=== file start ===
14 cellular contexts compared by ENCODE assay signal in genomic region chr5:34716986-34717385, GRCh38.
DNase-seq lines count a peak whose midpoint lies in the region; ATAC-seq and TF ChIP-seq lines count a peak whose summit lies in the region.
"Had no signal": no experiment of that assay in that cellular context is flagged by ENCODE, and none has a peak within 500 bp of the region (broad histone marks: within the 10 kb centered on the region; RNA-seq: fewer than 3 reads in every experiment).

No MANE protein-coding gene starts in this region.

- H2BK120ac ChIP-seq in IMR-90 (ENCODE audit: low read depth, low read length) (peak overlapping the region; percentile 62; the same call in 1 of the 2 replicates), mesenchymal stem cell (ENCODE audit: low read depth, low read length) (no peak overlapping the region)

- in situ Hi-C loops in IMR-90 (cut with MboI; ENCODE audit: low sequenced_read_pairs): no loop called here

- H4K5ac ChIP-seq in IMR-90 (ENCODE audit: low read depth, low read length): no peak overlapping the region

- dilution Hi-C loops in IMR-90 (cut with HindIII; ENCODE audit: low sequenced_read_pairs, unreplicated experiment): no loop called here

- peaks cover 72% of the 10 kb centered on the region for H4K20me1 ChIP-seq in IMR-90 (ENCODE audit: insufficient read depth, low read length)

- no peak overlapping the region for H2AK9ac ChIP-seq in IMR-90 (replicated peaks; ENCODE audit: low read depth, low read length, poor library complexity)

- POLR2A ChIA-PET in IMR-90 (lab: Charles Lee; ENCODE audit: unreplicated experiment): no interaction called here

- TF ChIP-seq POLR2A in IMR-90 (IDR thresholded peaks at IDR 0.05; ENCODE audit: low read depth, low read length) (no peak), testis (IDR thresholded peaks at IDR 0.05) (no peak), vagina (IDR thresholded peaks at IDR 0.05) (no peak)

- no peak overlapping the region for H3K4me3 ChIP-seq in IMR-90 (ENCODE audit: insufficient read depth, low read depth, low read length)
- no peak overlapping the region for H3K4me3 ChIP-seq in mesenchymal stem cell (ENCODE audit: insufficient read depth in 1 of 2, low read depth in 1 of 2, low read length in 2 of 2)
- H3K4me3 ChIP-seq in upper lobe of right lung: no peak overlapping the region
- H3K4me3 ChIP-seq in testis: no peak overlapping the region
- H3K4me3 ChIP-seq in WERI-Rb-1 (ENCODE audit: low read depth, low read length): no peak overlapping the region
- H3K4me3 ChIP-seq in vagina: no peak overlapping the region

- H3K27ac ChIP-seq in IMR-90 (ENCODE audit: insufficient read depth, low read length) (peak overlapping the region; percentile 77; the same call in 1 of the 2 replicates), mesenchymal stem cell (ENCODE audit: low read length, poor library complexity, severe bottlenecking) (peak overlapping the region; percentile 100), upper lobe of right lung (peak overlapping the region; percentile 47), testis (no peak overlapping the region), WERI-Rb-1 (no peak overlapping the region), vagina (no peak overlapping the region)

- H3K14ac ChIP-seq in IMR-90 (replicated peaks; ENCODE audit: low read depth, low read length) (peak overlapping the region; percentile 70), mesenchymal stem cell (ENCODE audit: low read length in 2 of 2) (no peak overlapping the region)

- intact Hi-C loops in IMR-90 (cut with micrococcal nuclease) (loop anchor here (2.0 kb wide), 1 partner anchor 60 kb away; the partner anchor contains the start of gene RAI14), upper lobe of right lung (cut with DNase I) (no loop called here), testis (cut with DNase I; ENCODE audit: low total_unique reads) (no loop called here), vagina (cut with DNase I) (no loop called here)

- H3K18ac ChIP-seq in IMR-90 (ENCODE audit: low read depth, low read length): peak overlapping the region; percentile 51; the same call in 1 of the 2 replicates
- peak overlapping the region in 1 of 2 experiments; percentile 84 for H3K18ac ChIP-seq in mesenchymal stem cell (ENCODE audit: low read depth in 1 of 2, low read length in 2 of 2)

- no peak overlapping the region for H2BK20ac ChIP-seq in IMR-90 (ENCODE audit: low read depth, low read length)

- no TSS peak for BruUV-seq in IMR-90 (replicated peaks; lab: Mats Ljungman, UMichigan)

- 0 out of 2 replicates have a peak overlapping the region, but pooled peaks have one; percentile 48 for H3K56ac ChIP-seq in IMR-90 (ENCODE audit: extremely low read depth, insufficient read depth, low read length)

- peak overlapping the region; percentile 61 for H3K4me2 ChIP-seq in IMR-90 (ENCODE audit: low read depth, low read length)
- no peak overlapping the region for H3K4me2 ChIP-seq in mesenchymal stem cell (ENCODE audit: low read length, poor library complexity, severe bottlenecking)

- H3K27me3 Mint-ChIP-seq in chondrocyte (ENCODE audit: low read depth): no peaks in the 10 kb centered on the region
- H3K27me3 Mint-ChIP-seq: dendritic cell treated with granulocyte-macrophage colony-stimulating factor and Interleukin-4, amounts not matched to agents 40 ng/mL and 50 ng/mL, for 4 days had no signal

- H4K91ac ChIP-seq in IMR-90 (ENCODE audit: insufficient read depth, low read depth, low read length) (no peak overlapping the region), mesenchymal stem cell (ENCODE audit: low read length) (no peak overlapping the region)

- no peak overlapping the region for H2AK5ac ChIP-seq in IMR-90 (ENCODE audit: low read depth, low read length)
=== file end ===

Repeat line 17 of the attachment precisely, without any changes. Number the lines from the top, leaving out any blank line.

- H3K4me3 ChIP-seq in WERI-Rb-1 (ENCODE audit: low read depth, low read length): no peak overlapping the region